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What on earth would be the point of buying a car with 41 kWh and only ever using 20 of them?
The monthly recommendation is in the manual for the eNiro (and Kona I think), which have batteries that are large enough that many people probably won't feel the need to keep them topped off all the time. Few people routinely travel 150-200 miles a day, so 80% is plenty to keep at hand.
 

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I've seen this many times, but how many people actually do this in practice? In my ZE40 limiting myself to 30-80% would drop my range from 175 miles to under 90... What on earth would be the point of buying a car with 41 kWh and only ever using 20 of them? Do people with 22 kWh Zoes try to never use more than 50 miles?
I didn't say never go outside 30-80%. If you're going to make a journey that needs more range by all means charge it up to 100% the night before. It's just good practice in general to stay below 80% when you can and avoid deep discharges on days when you don't need to deeply discharge it.

If my Leaf 30 had an option to charge to 80% I would gladly use it for my daily commute. Even in the middle of winter I'm doing my 38 mile commute (heater at a nice toasty 22C) and still arriving home with about 58% left. If I started at 80% I'd get home with around 38% left so this would work out perfectly for me. When I'm planning to do a longer trip I'd fully charge it.
Personally I charge my ZE40 to 100% every night, because my commute is 24 miles and the 4 hours of cheap energy I get on Octopus Go are enough to top off the battery every night. I wake up every day with ~175 miles of range and I just let my BMS take care of the battery....
Don't take this the wrong way, but charging a 175 mile range car to 100% every night for a 24 mile a day commute is just silly. In the long term this will cause more battery degradation than if you charged to no more than 80% most of the time. Whether the additional degradation would be significant in your time of ownership is an open question and depends on a lot of factors. There is nothing the BMS can do to "take care of" the battery if you charge it to 100% every day. Sitting around at 100% charge a lot of the time causes increased degradation - there is no magic wand to wave this away.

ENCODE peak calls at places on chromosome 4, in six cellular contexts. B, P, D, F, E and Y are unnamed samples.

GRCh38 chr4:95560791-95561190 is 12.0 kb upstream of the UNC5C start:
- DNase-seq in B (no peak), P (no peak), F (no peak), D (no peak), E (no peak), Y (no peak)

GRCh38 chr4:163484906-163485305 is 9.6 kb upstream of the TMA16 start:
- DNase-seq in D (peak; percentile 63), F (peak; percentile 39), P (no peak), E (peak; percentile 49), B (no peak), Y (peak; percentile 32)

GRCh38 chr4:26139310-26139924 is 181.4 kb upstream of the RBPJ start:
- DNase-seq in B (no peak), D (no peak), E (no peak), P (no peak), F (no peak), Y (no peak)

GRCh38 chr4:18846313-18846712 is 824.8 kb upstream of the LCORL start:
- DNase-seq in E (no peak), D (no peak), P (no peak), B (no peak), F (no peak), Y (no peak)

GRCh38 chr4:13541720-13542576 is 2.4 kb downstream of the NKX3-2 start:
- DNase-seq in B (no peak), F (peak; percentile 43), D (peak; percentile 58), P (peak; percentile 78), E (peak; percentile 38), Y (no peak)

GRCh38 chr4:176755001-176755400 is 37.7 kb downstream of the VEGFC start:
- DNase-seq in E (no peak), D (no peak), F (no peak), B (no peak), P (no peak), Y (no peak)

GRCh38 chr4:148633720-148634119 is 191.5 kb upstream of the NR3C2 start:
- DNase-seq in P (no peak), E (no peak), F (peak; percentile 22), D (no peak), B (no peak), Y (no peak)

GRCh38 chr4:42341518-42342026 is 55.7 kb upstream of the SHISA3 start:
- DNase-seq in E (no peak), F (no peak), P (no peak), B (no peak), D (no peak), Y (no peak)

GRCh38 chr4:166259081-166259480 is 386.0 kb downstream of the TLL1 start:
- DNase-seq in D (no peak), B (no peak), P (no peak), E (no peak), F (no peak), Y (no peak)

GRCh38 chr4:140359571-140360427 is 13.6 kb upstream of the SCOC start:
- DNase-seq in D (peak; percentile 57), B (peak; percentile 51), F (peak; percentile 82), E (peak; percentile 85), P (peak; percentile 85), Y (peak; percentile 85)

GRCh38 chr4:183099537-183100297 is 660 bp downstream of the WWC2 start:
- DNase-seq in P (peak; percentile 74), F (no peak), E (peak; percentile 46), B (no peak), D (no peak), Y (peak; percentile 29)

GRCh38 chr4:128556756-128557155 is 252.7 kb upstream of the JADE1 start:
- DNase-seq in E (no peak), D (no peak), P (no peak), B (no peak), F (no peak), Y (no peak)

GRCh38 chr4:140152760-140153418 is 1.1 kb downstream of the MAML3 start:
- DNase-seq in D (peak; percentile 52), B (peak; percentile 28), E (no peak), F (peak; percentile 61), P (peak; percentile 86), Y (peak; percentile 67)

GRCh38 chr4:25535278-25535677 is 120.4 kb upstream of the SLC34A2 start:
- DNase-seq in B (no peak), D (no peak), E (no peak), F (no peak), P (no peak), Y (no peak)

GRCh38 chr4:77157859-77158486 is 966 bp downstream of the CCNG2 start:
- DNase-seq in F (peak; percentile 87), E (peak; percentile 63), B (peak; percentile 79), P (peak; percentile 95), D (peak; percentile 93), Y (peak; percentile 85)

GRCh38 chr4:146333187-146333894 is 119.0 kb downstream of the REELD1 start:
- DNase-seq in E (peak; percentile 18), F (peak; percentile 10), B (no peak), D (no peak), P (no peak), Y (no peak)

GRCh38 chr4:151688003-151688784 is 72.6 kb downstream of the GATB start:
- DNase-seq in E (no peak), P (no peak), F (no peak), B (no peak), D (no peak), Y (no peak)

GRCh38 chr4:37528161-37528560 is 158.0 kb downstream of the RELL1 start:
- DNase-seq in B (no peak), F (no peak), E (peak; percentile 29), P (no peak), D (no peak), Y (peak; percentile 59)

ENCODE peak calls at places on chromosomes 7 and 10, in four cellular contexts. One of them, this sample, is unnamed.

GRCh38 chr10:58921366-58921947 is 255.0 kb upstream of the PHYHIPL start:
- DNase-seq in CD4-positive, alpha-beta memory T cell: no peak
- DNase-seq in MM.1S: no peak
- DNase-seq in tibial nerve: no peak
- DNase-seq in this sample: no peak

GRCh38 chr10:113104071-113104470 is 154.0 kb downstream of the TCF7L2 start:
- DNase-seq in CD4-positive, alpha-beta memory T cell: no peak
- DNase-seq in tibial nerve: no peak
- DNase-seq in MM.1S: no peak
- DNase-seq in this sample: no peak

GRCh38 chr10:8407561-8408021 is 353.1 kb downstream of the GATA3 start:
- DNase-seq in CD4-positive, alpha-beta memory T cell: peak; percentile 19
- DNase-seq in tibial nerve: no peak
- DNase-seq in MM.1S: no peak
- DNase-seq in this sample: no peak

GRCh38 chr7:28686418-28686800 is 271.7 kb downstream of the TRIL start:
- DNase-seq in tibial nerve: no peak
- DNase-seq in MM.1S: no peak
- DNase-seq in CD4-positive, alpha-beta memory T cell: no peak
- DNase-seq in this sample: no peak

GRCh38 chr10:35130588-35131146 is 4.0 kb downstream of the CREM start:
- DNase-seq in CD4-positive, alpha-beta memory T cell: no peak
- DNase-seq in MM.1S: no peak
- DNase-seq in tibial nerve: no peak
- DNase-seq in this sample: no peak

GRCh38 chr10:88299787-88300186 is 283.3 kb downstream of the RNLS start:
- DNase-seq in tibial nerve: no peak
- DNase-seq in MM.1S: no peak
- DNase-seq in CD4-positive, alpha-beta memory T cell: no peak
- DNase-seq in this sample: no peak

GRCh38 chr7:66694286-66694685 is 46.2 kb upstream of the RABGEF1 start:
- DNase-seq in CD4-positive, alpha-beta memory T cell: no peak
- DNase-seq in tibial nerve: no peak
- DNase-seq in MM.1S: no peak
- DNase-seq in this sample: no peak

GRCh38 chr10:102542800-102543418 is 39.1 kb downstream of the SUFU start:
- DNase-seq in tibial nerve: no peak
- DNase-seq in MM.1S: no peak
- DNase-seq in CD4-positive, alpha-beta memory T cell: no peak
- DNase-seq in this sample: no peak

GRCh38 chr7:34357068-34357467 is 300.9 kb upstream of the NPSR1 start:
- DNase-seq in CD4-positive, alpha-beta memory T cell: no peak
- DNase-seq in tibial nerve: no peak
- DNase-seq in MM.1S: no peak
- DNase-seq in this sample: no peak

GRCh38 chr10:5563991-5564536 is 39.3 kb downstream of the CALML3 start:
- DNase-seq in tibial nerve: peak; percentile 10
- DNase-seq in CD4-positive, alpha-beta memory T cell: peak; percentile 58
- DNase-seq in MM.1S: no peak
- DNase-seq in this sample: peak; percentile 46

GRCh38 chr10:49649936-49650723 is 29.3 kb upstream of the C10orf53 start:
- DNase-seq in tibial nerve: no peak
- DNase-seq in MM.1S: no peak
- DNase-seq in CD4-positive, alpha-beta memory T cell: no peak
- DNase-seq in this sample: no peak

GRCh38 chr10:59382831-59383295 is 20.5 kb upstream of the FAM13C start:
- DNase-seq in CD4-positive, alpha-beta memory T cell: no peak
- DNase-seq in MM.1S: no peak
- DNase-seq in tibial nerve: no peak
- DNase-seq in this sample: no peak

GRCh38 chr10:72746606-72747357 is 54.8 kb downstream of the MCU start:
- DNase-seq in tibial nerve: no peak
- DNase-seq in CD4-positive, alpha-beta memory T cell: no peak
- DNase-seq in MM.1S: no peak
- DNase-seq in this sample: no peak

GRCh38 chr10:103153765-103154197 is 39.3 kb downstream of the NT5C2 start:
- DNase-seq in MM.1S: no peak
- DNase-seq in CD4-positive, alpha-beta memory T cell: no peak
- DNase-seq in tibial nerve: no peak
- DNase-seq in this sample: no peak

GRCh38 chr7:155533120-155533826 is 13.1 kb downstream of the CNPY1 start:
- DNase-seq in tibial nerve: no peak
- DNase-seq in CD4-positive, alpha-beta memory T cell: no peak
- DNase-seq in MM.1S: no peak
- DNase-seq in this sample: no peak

At least by using a charge timer to delay charging you reduce the harm - I charge my Leaf to 100% on week mornings (as it doesn't really give me any way to avoid this if I want to use preheating) but it doesn't start charging until about 3am so the time spent at 100% is minimised, but I'd still much rather charge to 80%.
Before moving to Octopus Go I'd only charge once a week, meaning I'd start Monday morning with 100% and usually have less than 10% on Friday. I choose to use the full range of my battery, because if I only use the middle ~20 kWh, why am I carrying the weight of 41 around?
If you choose to use the full range of your battery on a daily basis you also choose to have your battery degrade at a faster rate. Because, physics. Increased time spent >80% charge causes accelerated age related degradation and deep discharges (below about 30%) cause reduced cycle life.

Nobody says you can't use the full range of your battery when you need it, but if you're not doing a high daily mileage then there are certain things you can do to reduce battery degradation without causing inconvenience.